Reynolds, J. Gibson, P. J., Herlihy, Reynolds, Aulisi and Greenblott, JJ., concur in memorandum by Reynolds, J.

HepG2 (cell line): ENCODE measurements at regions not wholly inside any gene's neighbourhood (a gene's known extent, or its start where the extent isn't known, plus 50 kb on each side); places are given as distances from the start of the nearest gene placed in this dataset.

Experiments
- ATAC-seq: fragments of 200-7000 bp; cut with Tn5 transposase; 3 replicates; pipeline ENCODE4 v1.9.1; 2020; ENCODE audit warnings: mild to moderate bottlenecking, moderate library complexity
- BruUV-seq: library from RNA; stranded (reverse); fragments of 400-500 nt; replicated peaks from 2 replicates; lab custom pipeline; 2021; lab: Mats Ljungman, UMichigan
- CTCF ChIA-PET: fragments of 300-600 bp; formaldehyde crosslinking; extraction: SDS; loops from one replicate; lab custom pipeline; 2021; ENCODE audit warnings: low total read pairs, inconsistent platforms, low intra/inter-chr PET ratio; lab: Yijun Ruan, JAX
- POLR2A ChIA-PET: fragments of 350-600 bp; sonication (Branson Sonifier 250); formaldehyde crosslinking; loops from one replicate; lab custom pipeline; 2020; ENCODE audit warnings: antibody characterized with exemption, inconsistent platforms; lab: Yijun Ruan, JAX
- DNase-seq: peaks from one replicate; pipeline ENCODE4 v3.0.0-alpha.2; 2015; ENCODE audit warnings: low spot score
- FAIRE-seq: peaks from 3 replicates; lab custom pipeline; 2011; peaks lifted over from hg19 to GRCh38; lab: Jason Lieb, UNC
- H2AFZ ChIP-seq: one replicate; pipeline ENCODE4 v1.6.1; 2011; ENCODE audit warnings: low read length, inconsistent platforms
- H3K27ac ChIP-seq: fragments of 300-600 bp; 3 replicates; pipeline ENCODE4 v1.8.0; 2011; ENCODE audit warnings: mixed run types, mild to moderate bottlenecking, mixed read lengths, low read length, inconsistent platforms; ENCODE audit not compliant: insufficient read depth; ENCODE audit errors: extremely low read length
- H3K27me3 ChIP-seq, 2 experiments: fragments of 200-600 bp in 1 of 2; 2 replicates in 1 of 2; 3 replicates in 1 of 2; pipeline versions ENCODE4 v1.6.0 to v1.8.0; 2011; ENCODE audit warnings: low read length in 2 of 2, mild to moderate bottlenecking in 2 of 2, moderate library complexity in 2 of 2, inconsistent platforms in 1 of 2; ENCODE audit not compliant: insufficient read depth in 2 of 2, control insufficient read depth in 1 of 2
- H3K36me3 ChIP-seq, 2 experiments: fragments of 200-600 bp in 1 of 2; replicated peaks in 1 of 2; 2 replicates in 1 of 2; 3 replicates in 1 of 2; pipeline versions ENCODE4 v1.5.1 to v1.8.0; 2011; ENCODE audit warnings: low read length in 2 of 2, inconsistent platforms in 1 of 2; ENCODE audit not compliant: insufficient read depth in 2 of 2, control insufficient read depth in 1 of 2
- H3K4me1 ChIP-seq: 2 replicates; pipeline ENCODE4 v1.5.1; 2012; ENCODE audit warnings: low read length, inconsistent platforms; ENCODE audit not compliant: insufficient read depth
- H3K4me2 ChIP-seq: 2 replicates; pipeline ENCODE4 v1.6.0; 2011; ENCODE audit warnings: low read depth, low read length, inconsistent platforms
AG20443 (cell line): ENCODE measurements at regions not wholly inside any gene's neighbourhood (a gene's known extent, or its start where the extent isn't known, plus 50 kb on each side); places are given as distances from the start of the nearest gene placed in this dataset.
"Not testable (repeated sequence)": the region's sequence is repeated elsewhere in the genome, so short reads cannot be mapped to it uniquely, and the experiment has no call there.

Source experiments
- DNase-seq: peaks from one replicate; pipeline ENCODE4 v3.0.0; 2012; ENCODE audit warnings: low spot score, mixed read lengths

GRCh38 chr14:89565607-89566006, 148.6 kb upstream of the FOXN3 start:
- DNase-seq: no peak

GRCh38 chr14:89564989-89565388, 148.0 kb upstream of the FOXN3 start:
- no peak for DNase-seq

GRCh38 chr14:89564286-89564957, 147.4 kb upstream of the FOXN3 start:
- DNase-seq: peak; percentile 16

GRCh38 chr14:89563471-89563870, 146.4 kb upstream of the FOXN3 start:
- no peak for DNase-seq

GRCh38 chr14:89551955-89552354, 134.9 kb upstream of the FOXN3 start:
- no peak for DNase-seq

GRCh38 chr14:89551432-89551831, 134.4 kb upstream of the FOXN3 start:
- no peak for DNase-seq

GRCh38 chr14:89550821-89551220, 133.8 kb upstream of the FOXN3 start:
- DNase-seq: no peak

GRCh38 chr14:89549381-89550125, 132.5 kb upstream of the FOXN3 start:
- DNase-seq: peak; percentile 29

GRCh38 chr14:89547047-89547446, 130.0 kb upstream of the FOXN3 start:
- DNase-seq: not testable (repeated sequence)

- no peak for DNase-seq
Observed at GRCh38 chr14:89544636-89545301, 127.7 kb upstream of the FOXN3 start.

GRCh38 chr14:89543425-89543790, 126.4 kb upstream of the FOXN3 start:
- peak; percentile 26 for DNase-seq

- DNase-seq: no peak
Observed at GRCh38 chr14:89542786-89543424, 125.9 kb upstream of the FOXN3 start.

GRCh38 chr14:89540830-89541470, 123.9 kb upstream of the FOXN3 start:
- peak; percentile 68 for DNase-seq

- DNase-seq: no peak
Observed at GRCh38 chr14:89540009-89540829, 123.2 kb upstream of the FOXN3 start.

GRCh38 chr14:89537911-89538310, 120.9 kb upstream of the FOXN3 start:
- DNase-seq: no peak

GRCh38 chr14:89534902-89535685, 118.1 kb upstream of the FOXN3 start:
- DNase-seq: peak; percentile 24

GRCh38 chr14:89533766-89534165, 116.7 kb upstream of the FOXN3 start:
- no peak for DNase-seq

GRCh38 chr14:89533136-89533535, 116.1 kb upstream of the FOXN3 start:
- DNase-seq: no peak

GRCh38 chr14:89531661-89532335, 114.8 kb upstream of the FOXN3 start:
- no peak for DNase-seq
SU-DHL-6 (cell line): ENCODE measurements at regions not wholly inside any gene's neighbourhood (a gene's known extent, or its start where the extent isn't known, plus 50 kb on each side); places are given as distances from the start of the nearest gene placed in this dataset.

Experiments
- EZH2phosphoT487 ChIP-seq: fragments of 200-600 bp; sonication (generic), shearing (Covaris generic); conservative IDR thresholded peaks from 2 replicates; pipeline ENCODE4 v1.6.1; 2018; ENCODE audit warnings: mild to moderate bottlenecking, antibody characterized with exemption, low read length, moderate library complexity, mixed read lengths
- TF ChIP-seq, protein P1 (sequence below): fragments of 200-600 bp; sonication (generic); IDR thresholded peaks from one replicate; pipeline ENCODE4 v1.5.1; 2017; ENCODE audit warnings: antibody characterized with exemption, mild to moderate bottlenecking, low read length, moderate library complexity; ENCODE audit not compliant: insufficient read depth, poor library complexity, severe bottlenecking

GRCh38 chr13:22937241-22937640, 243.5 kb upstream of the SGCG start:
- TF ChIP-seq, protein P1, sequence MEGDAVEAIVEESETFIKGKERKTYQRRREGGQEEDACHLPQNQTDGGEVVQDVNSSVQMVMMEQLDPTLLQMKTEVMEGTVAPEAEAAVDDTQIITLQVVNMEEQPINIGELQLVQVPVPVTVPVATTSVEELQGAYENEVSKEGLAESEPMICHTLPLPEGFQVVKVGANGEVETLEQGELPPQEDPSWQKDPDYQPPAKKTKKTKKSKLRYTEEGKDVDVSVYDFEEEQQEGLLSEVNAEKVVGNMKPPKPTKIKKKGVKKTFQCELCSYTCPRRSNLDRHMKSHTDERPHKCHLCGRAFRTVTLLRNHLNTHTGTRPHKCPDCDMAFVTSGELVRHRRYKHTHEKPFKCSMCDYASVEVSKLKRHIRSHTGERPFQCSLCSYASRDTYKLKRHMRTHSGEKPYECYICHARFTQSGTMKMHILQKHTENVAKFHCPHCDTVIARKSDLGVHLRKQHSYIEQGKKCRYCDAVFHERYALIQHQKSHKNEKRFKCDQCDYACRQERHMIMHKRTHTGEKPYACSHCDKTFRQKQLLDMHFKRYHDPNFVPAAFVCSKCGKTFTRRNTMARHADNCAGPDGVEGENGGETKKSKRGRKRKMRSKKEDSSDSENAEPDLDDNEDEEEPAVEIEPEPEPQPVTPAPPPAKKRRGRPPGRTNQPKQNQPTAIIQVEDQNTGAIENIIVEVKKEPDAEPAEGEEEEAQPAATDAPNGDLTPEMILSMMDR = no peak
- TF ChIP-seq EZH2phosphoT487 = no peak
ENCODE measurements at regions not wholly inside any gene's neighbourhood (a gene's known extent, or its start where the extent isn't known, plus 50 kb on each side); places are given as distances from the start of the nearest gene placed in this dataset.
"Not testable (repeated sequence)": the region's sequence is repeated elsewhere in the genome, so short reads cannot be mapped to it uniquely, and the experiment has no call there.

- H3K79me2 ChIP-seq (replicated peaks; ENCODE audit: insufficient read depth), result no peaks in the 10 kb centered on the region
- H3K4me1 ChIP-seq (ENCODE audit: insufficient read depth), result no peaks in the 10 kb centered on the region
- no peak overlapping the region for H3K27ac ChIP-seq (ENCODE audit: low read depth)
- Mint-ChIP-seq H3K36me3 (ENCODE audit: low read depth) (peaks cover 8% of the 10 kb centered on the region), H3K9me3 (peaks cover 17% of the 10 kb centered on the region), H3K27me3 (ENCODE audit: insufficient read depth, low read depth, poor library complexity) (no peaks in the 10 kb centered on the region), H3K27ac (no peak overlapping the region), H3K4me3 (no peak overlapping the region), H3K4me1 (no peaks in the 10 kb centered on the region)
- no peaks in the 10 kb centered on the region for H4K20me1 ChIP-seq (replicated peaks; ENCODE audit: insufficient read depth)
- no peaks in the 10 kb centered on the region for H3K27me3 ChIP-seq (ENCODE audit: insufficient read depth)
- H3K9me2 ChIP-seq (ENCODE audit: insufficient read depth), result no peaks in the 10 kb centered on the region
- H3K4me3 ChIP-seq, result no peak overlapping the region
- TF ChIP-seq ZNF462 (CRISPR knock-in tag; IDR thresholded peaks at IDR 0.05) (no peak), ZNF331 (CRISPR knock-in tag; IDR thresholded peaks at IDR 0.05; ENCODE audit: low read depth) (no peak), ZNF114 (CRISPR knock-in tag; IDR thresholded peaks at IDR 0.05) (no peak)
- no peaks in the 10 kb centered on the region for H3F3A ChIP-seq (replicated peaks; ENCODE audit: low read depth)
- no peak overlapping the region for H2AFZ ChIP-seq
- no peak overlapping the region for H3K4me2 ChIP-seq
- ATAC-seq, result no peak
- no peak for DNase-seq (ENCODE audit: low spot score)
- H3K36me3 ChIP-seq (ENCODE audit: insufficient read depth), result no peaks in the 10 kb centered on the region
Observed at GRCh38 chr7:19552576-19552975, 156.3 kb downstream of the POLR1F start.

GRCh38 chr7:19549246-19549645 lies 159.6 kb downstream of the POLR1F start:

Decedent, a truck driver, was killed while crossing the Long Island Expressway, on foot, to reach a second truck sent to aid him when the truck he was driving broke down. Appellants claim that the presence of a 0.31% concentration of alcohol in decedent's brain revealed, upon the autopsy, an amount which normally means a person is intoxicated with seriously impaired motor functions, judgment and visual perception, establishes intoxication as the sole cause of decedent's accident and death. While there is no testimony that decedent exhibited any of these impairments, appellants contend that if decedent's judgment were not impaired he would have made use of an available overpass rather than crossing the six-lane highway on foot. It seems important that the carrier did not produce the co-employee who was present at the scene although he is quoted in the application for review. No reason is advanced for his nonproduction as a witness. (Cf. Noce v. Kaufman, 2 N.Y.2d 347, 353.) Of course, intoxication must be the sole cause of an injury before it is not compensable (Workmen's Compensation Law, § 10) and there is a presumption that an accident did not occur solely due to intoxication which appellants have the burden of overcoming (Workmen's Compensation Law, § 21, subd. 4). "It is only where all the evidence and reasonable inferences therefrom allow no other reasonable conclusion than that intoxication is the sole cause that we may interfere with the board's determination". (Matter of Post v. Tennessee Prods. & Chem. Corp., 19 A.D.2d 484, 486, affd. 14 N.Y.2d 796.) If the board's decision is supported by substantial evidence, it must be affirmed (e.g., Matter of Majune v. Good Humor Corp., 26 A.D.2d 849). Although the presence of 0.31% alcohol indicates intoxication, it does not automatically alone establish intoxication to be shown to be the only cause of death (Matter of Segnini v. Roxbury Ski Center, 14 A.D.2d 449; Matter of Cliff v. Dover Motors, 11 A.D.2d 883, affd. 9 N.Y.2d 891). Nor does the decedent's failure to use the overpass (1,000 feet away according to a police report and 100 feet away according to the medical examiner's report) require the board to find intoxication. The shortest, fastest route to the second vehicle was clearly directly across the expressway. Beyond these assertions there is absolutely no additional proof as to intoxication and on this state of the record we find no basis to disturb the board's factual determination that death was not due solely to intoxication.